Girls Leadership Academy for Music (GLAM)
Thinking about auditioning as a student conductor, string quartet leader, or a capella music director? Are you thinking about auditioning for drum major? Hoping to become part of the your school's Tri-M executive board? Or maybe you're even thinking about become a music major. School music programs offer some of the best opportunities for leadership for high school students. There are so many possibilities, and the Girls Leadership Academy for Music can help you become a more qualified candidate for any of them!
When is it?
The Girls Leadership Academy for Music will take place July 6-July 11, 2014 for residential campers, and July 7-July 11, 2014 for commuters.
Who is it for?
GLAM is geared towards girls, ages 15-18, interested in honing their music leadership skills. Students could be members of their school music leadership organizations (such as choral or instrumental ensemble executive boards, section leaders, Tri-M society, drum majors, etc…) or hoping to/thinking about majoring in music. (We will accept 14 year old commuter campers only).
What is it?
The Academy is a week-long camp designed to help girls in music develop their leadership skills. Women have an ever-increasing presence in college, in the workplace, and in leadership positions. Strong leaders like Sheryl Sandberg, COO of Facebook, are calling for more training, mentorship and support for these women to prepare them for emerging possibilities in the workplace. This allows women to make their own opportunities through their own initiative and expertise. Ms. Sandberg has written the bestseller Lean In to support these efforts. Music can offer women many opportunities for leadership, however, there aren't always identified pathways to skill development for female leaders. This was the driving force behind the creation of the Setnor School of Music Community Music Division's Girls Leaderhip Academy for Music (GLAM).
Leadership skills are developed through a variety of means. One might learn some tips and discuss necessary skills in a classroom setting. One might have a knowledgeable and supportive person that can act as a sounding board for ideas and issues concering leadership roles. One might identify a role model in their industry of choice and watch their career for inspiration. Or one might be thrown into the deep end and lead a group--having to navigate it on her own.
Through GLAM, all of those paths converge in an intensive and interactive experience. Each day will include a variety of activities that are set amid three primary facets of the program: workshops, mentorship and guest speakers. In addition, this year, students will have the opportunity to put those skills to the test through small group rehearsal and coaching.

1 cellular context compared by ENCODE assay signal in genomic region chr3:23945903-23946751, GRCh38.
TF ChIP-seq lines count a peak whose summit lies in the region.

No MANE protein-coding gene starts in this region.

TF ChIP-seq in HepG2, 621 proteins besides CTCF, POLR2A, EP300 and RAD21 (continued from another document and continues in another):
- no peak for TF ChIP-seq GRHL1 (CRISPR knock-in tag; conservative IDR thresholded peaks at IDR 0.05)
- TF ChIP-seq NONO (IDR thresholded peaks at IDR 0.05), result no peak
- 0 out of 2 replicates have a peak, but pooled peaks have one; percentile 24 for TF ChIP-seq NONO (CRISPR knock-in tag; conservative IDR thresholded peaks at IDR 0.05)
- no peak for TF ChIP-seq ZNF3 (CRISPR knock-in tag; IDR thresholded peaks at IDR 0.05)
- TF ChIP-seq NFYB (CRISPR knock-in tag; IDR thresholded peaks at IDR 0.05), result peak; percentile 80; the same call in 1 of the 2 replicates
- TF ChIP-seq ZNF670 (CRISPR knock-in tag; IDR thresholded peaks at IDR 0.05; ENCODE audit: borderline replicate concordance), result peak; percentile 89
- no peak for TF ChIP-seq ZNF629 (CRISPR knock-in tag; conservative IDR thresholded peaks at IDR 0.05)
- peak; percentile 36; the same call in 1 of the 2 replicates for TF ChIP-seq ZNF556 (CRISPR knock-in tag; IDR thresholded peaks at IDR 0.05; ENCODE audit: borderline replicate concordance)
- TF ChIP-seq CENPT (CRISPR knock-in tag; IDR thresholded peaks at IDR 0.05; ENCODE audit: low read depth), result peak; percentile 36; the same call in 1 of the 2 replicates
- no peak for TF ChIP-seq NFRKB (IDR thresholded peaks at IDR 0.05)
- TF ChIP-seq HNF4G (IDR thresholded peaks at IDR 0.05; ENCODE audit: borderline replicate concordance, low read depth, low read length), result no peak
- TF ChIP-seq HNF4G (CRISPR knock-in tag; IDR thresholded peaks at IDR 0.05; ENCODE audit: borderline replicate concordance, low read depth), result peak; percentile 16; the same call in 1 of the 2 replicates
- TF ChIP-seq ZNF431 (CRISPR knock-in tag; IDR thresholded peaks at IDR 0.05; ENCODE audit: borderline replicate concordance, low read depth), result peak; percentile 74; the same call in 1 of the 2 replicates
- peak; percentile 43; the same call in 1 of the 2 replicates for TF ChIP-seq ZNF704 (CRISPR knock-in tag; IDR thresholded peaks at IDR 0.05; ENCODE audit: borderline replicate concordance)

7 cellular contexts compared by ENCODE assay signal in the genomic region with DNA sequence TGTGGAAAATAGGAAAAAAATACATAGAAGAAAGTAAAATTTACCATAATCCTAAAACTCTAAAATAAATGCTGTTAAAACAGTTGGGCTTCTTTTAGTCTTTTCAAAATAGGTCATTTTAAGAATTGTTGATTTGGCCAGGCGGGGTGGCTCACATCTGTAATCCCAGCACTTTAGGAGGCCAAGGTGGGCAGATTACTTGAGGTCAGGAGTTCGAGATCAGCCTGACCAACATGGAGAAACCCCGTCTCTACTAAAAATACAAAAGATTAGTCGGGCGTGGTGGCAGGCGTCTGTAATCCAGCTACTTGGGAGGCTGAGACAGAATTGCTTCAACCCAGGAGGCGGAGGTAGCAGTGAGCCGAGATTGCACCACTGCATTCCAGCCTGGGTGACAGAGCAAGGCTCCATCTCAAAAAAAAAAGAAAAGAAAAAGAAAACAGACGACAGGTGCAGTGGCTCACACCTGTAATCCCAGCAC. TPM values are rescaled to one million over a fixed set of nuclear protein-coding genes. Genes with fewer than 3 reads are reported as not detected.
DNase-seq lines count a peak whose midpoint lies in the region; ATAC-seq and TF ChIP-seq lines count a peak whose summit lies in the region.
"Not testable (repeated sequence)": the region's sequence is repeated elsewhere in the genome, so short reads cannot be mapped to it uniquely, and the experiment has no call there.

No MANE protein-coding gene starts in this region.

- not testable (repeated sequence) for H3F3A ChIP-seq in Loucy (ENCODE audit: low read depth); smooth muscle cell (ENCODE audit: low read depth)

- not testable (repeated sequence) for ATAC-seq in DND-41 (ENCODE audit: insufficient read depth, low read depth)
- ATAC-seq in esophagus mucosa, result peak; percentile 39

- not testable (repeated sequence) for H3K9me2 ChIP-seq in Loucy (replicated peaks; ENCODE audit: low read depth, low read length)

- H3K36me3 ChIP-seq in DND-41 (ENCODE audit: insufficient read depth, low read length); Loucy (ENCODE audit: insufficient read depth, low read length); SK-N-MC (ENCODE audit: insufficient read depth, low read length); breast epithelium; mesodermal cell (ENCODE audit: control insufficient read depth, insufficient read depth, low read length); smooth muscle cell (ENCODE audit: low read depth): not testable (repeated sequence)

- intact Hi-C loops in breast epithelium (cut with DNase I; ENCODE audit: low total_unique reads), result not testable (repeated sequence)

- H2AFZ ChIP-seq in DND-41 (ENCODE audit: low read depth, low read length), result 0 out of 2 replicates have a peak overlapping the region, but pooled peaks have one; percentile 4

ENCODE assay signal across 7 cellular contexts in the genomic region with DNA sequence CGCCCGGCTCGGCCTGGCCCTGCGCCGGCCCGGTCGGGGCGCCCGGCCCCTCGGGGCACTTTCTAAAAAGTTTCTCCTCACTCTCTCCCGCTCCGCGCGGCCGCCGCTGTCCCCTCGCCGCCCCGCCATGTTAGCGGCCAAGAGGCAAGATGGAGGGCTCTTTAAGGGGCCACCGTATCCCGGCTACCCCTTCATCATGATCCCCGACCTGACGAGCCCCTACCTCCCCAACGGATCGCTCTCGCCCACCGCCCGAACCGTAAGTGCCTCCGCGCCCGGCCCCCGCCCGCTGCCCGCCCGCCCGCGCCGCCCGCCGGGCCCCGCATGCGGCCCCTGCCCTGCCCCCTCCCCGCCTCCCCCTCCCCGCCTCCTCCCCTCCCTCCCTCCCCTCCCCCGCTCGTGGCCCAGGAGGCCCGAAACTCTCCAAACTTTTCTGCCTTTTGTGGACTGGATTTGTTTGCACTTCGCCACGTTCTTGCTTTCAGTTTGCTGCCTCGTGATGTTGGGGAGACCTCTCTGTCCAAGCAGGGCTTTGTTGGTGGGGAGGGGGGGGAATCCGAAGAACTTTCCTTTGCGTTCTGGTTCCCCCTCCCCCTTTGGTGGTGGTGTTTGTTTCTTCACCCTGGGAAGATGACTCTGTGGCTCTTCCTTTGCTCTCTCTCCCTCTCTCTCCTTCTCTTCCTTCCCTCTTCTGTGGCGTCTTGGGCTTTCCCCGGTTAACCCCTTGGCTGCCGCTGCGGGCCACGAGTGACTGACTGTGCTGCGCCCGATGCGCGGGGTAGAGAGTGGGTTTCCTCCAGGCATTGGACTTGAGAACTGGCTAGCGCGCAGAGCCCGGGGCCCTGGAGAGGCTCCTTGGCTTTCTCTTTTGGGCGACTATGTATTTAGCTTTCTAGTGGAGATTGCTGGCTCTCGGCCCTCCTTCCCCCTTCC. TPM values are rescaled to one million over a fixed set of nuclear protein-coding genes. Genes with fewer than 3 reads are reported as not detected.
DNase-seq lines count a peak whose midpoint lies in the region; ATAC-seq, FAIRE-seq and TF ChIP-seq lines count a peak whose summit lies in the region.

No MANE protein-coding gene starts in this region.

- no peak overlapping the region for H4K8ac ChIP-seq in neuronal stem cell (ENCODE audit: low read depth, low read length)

Workshops will include music, personnel, professional leadership skills and music event planning training. Through these larger group settings, students will explore topics such as conducting, conflict management, budget management, prioritization, rehearsal techniques, and more. The workshops explore personal, peer-to-peer, and physical aspects of music leadership.
Each student will be paired with a mentor who is a college-aged woman in a music leadership position within the Setnor School of Music. Through mentorship, students will have time one-on-one and in small groups to discuss and gain advice about their own unique music leadership situations. Mentorship simultaneously helps explore the immediate future for female music leaders by pairing them with mentors of a similar age, and addresses personal fears, beliefs and issues that the students may be feeling about their roles as current or future leaders.
Guest speakers will be drawn from the professional realm of the arts and will discuss topics such as "what it’s like to be a female leader in the arts," "what its like to work with other artists and non-artists," "what paths these professionals have taken in their own careers," "how leadership training has helped them get to where they are/how it would have been beneficial" and more. Guest speakers address the journey towards music leadership and career demands of the field.
GLAM is not a choral camp, or an orchestra camp or a band camp. We do not require a certain instrumentation to provide this experience for the girls involved. Instead, smaller chamber groups will be devised from the participants, and each girl will have the opportunity to work with a group as their "teacher" for the week. Supported by their mentors, the students will rehearse their groups throughout the week in preparation for a final culminating performance.
Why do we need it?
While men and women both have their own unique traits, strengths, personalities and perspectives, there is an apparent sense in some circles--consious or unconscious--that there are many professions for which a woman is simply not suited. This, among other factors, has led to inequity between females and males in a variety of different fields, including music. According to a study from 2003 published by Research & Issues in Music Education, fewer than 5% of college band directors are women. While this number may have increased, it is unlikely that we have achieved an even split in the past 10 years. We want the girls of the future to be able to work in a world where the words "...for a female in this field" are no longer necessary. For example, Marin Alsop and Joanne Falleta are largely recognized as noted "female conductors;" rather than as simply outstanding "conductors." The only way to change the current status is through the training of young women, and the forging and widening of pathways for them to enter the highest tiers of the professional world, which is what we hope to achieve with this program.
Have questions? Interested in attending? Email Amy Mertz, Assistant Director for Admissions and Community Programs at email@example.com.